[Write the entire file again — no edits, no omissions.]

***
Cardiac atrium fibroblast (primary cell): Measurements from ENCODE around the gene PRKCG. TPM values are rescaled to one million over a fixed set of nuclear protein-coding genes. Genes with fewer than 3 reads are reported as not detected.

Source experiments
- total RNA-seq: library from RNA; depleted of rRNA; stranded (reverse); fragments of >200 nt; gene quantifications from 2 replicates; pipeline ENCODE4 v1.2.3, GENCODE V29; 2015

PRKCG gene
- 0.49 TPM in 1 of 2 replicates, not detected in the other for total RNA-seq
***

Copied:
Cardiac atrium fibroblast (primary cell): Measurements from ENCODE around the gene PRKCG. TPM values are rescaled to one million over a fixed set of nuclear protein-coding genes. Genes with fewer than 3 reads are reported as not detected.

Source experiments
- total RNA-seq: library from RNA; depleted of rRNA; stranded (reverse); fragments of >200 nt; gene quantifications from 2 replicates; pipeline ENCODE4 v1.2.3, GENCODE V29; 2015

PRKCG gene
- 0.49 TPM in 1 of 2 replicates, not detected in the other for total RNA-seq